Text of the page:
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Math Help - modus ponens

  1. #1
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    modus ponens

    premise is -p

    -r -> p therefore -r, modus ponens

    is this assumption correct?
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  2. #2
    is up to his old tricks again! Jhevon's Avatar
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    this is not using modus ponens, and it's not true anyway. Remember, \neg R \implies P is the same as saying \neg P \implies R. Since \neg P is true, R follows by modus ponens, not \neg R
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  3. #3
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    thanks
    how about
    premise -q
    -p or q, therefore p, disjunctive syllogism

    if q is false then p must be true, otherwise the whole condition is false??

    or is it,
    if -q(i.e. q is false)
    then -p must be true for -p or q.

    ??
    so
    premise -q
    -p or q, therefore -p, disjunctive syllogism

    ??
    Last edited by dunsta; June 30th 2010 at 09:33 PM. Reason: more thinking/confusion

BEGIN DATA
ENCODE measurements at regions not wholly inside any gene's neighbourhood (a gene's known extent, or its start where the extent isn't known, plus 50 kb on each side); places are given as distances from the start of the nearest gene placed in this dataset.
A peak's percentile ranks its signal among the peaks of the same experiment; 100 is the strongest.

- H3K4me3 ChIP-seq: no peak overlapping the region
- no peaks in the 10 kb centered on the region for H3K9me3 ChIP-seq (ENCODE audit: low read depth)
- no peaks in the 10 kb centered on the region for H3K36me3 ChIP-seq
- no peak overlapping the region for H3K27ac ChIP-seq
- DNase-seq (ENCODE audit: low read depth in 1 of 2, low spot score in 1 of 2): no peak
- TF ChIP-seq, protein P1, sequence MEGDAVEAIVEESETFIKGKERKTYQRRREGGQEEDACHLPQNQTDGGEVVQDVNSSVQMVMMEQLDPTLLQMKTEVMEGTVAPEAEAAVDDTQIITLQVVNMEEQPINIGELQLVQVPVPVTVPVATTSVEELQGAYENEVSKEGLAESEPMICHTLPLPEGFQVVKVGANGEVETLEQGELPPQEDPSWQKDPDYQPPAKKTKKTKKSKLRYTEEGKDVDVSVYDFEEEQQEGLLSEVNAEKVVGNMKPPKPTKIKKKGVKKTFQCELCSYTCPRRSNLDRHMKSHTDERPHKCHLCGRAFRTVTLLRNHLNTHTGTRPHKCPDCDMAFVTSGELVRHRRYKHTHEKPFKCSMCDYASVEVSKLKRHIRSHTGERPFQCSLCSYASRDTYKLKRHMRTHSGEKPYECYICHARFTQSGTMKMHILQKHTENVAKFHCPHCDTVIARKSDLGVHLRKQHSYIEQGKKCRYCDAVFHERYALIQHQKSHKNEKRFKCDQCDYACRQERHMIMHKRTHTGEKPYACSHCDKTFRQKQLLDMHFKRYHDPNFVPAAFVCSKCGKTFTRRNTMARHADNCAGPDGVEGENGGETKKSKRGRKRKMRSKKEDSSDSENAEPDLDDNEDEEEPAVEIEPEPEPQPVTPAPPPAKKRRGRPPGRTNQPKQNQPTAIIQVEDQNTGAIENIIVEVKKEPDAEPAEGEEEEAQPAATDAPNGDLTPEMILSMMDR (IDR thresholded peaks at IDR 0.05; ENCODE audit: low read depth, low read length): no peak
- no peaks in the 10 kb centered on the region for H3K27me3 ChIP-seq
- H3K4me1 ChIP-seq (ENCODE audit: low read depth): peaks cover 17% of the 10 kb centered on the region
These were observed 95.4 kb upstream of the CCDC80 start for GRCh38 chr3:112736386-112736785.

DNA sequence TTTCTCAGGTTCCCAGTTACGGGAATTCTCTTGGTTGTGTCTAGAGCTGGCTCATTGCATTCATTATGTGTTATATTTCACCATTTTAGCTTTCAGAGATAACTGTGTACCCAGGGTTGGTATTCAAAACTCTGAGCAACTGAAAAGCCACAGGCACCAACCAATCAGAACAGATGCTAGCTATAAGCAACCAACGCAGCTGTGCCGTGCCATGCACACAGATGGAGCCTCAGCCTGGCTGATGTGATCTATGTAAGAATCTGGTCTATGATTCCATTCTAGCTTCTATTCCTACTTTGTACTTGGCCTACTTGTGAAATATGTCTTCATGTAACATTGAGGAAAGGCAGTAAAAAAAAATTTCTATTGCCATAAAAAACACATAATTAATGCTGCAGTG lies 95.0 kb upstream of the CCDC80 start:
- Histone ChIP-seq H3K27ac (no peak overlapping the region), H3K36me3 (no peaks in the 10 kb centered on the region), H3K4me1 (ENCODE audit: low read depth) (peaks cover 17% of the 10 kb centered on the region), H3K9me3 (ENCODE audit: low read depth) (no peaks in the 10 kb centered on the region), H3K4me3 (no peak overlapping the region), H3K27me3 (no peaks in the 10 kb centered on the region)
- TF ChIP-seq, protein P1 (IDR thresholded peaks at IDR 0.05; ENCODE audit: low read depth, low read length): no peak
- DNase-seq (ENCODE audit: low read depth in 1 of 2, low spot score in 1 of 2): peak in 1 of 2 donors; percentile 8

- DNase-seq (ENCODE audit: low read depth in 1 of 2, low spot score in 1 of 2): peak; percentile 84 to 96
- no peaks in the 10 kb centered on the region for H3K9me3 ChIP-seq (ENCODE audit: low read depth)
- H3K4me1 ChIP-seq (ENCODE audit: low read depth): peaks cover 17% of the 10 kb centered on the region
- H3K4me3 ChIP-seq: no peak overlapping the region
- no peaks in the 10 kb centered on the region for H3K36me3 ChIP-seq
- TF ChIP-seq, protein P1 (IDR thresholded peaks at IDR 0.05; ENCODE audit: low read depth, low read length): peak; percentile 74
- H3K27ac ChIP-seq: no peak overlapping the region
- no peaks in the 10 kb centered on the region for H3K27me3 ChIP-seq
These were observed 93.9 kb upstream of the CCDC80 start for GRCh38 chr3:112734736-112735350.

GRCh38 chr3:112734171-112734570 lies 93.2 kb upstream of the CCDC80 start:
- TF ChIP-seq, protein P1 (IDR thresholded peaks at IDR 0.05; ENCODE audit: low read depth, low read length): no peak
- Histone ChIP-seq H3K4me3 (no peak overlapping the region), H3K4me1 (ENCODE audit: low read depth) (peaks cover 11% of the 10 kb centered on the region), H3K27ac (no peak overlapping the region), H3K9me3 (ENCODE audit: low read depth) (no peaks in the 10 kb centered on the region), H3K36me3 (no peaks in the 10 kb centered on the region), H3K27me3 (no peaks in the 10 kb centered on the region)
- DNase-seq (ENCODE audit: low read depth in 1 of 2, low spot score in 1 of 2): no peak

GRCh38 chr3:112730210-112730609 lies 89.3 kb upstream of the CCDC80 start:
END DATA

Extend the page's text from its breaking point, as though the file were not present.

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  4. #4
    is up to his old tricks again! Jhevon's Avatar
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    Quote Originally Posted by dunsta View Post
    so
    premise -q
    -p or q, therefore -p, disjunctive syllogism

    ??
    correct
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  5. #5
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    thanks for the help

    the question I am working on is:

    -r --> p, (-p) or q, -s -->(-p)and (-r), (-p) and r --> (-s) or t, -q, therefore t.

    So far I have
    1: -p, -p or q therefore -p conjunctive syllogism
    2: -p, -r --> p therefore r modus ponens
    3: -p, r, therefore -p and r conjunctive addition
    (the next 2 lines I am unsure of)
    4: -p and r, -s --> (-p) and(-r) /*-p is true from 1. but r is true from 2, so -r is not true. therefore (-p) and(-r) is not true so - (-p) and(-r) = -(p or r) demorgans.??? I don't know where to go with this? */
    therefore s, because -s --> (-p) and(-r) is false.
    5: (-p) and r (from 3), -s is false, (-s) or t therefore t disjunctive syllogism

    am I close to showing the argument is valid??
    thanks for any input and help
    so -s --> (-p) and(-r)
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